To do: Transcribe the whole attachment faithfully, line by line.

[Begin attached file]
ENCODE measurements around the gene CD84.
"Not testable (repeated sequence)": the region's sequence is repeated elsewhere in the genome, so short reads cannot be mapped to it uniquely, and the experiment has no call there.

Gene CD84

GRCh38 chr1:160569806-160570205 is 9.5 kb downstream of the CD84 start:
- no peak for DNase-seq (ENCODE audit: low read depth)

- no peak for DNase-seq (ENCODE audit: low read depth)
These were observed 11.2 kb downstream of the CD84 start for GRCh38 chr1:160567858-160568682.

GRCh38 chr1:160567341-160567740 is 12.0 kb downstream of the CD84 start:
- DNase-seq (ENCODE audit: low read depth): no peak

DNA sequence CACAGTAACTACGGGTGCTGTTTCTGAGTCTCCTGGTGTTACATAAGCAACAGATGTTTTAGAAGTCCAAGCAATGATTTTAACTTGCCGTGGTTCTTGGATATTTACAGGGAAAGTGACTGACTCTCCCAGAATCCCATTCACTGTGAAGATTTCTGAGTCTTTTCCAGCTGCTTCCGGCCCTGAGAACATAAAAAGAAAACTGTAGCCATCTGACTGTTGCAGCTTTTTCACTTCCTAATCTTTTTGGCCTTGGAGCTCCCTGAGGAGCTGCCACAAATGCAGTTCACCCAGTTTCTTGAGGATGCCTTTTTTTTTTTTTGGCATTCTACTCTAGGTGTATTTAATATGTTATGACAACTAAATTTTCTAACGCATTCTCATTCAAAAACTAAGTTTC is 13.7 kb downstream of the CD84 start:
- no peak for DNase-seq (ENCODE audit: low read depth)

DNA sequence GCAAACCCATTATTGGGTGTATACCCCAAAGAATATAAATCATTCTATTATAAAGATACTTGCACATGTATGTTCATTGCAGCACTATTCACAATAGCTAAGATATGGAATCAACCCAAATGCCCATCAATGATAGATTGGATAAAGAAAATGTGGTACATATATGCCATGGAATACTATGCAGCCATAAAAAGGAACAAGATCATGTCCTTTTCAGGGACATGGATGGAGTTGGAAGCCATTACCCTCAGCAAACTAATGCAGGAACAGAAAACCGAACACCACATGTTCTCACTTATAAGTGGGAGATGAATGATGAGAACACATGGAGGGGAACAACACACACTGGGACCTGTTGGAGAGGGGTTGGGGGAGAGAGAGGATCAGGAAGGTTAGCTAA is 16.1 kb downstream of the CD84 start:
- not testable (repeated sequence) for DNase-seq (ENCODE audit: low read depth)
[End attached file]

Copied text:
ENCODE measurements around the gene CD84.
"Not testable (repeated sequence)": the region's sequence is repeated elsewhere in the genome, so short reads cannot be mapped to it uniquely, and the experiment has no call there.

Gene CD84

GRCh38 chr1:160569806-160570205 is 9.5 kb downstream of the CD84 start:
- no peak for DNase-seq (ENCODE audit: low read depth)

- no peak for DNase-seq (ENCODE audit: low read depth)
These were observed 11.2 kb downstream of the CD84 start for GRCh38 chr1:160567858-160568682.

GRCh38 chr1:160567341-160567740 is 12.0 kb downstream of the CD84 start:
- DNase-seq (ENCODE audit: low read depth): no peak

DNA sequence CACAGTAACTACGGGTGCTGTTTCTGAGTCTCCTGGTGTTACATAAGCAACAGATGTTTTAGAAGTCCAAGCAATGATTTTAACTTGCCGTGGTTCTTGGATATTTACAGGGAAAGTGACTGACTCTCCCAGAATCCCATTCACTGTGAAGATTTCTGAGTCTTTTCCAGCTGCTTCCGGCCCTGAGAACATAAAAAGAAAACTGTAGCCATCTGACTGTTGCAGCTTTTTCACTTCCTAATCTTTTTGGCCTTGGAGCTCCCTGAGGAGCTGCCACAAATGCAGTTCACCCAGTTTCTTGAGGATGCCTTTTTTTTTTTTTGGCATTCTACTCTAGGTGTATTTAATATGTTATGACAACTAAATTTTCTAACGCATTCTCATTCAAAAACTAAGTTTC is 13.7 kb downstream of the CD84 start:
- no peak for DNase-seq (ENCODE audit: low read depth)

DNA sequence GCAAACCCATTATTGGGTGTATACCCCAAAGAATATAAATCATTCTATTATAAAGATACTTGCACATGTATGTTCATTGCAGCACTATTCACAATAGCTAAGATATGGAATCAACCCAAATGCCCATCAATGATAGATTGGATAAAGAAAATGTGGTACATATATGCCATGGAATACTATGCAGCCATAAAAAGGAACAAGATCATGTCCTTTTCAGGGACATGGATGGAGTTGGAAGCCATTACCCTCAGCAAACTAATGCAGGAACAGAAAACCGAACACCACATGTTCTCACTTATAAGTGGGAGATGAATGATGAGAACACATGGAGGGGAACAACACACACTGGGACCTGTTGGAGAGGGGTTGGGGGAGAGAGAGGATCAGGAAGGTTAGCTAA is 16.1 kb downstream of the CD84 start:
- not testable (repeated sequence) for DNase-seq (ENCODE audit: low read depth)